The following essay about Jewish stand-up comedians was written by Julian Gerber, a middle schooler, enrolled in City Congregation’s Bar/Bat Mitzvah program. Students spend a year and a half researching their heritage, values and beliefs, and write on a Jewish subject of their choice, their major project; an example of this last component can be seen below. The process improves both the student’s writing and critical thinking skills, as well as his/her self confidence and overall maturity.
January 9, 2016
For my major paper, I have been researching Jewish stand-up comedians throughout the years. Comedy has always been part of the Jewish culture. Even in the Torah, the name of Isaac, Abraham’s son, means “he laughs” because, according to the Torah, Abraham laughed when he learned he and his wife were going to have a child at the age of around 99. Here, Abraham was laughing at the absurdity of his situation, which is still something we do today. Jews have a history of being persecuted, and one way to cope with that persecution is by making fun of it. As Jewish writer, Saul Bellow, once said, “Oppressed people tend to be witty.” In the 1900s, when many Jews immigrated to America, the style of comedy they presented was making fun of a situation. Whether that situation was their own persecution or even just their wives (most of the Jewish comedians at the time were men), they were making fun of it. I researched how that style evolved over the years.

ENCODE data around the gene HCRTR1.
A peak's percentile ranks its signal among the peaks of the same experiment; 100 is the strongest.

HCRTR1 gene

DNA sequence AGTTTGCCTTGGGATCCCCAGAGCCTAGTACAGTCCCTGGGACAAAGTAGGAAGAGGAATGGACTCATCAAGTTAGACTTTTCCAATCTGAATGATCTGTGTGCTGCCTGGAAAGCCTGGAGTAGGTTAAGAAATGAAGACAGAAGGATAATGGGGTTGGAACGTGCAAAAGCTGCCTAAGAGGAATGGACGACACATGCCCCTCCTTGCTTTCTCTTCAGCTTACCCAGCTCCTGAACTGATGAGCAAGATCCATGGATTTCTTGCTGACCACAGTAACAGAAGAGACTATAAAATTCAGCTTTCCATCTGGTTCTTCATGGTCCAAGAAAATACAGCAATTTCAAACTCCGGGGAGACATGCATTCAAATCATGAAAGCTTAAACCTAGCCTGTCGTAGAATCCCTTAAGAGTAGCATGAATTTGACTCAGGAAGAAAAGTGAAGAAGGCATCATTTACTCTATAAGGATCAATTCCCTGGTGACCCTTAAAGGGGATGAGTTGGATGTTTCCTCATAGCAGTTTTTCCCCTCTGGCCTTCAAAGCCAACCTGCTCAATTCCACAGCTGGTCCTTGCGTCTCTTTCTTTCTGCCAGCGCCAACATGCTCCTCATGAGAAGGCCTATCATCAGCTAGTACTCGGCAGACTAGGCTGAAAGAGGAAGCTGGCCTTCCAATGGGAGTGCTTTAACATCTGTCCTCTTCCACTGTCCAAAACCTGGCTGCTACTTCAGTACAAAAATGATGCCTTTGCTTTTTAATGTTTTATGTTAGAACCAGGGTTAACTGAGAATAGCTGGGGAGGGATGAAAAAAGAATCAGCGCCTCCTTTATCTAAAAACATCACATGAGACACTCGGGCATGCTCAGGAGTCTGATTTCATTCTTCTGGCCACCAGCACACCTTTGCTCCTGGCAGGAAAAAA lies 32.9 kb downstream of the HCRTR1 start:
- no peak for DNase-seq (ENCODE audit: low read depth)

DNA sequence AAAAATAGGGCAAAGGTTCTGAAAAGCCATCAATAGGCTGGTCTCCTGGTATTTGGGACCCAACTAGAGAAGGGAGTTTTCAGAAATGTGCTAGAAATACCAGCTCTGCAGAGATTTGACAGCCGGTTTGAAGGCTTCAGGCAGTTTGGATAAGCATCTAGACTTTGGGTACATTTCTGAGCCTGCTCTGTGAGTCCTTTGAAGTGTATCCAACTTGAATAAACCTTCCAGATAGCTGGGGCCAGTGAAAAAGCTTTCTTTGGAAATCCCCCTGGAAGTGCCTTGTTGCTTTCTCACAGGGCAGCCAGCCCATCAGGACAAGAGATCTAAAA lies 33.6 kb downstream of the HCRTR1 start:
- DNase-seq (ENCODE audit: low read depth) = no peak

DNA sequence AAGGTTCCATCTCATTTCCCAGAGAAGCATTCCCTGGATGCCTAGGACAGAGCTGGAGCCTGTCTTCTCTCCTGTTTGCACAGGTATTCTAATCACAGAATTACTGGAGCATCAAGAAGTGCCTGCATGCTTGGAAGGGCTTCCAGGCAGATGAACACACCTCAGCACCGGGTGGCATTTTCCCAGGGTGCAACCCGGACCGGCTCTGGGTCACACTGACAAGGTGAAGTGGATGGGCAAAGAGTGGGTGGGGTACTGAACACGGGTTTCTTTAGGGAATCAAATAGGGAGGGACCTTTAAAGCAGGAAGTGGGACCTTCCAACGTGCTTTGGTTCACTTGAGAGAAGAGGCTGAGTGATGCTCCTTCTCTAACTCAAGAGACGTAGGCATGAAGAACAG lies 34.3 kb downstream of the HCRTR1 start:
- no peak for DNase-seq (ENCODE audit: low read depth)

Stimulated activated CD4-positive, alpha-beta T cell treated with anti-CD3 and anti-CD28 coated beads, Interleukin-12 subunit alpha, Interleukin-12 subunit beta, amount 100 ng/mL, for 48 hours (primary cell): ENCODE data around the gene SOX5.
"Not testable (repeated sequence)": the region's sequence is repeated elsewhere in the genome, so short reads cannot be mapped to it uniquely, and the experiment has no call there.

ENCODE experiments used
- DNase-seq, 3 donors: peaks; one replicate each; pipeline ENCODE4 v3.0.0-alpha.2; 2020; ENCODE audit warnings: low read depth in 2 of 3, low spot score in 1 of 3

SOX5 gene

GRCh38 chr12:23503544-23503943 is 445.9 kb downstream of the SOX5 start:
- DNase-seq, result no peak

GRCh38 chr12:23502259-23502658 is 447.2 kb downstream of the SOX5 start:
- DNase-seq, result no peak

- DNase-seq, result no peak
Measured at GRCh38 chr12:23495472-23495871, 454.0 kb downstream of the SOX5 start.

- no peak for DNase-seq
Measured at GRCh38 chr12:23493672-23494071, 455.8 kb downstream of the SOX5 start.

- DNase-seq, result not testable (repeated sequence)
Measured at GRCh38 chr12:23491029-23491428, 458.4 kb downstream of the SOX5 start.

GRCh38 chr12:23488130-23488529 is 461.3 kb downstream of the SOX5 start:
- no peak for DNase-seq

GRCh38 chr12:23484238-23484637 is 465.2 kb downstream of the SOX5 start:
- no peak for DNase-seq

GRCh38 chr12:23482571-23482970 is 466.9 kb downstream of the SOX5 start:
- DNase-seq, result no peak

The first time period I looked at was the Catskills era. The Catskill Mountains in Upstate New York (also known as the Borscht Belt) was the place where Jewish stand-up comedians got their start. From the 1930s to late 60s, large resorts brought millions of predominantly Jewish families there to vacation. As Larry King, a stand-up comic from the Catskill era, put it, “It was a breeding ground for the stand-up comic.” Many of those comics were Jewish, such as: Jerry Lewis, Jerry Stiller, Sid Caesar, Jackie Mason, Larry King, Jack Benny, Buddy Hackett, Mel Brooks, Henny Youngman, Rodney Dangerfield, and Joan Rivers.
Henny Youngman is referred to as the king of one-liners. His stand-up comedy consisted of just 20 minutes of one-liners. They were about absolutely nothing. Sometimes they would fall under a specific topic (usually his wife or mother in-law), but usually he simply made up an absurd scenario. For example, one of his one-liners was, “My step-brother became a life guard at a car wash.” Rodney Dangerfield had a similar style. He also only did one-liners. His most famous quote was, “I don’t get no respect.” This quote set the premise for most of his one-liners. For example, “I was drowning and I was yelling ‘Help! Help!’ The lifeguard ran over and said ‘hey buddy can you keep it down.’” In this era of stand-up comedy, there was an obvious pattern of one-liners with no real set up to the joke. Most of these one-liners were making fun of themselves or the people around them, specifically family members. They created a funny scenario and used that to make fun of something, or in many cases, themselves. Even though these one-liners are not particularly Jewish, they still have a Jewish sense to them because at the time, it was only Jewish comedians who were making these types of jokes. Therefore, looking back on these jokes, they seem Jewish not because of the content of the joke, but because of who was telling it.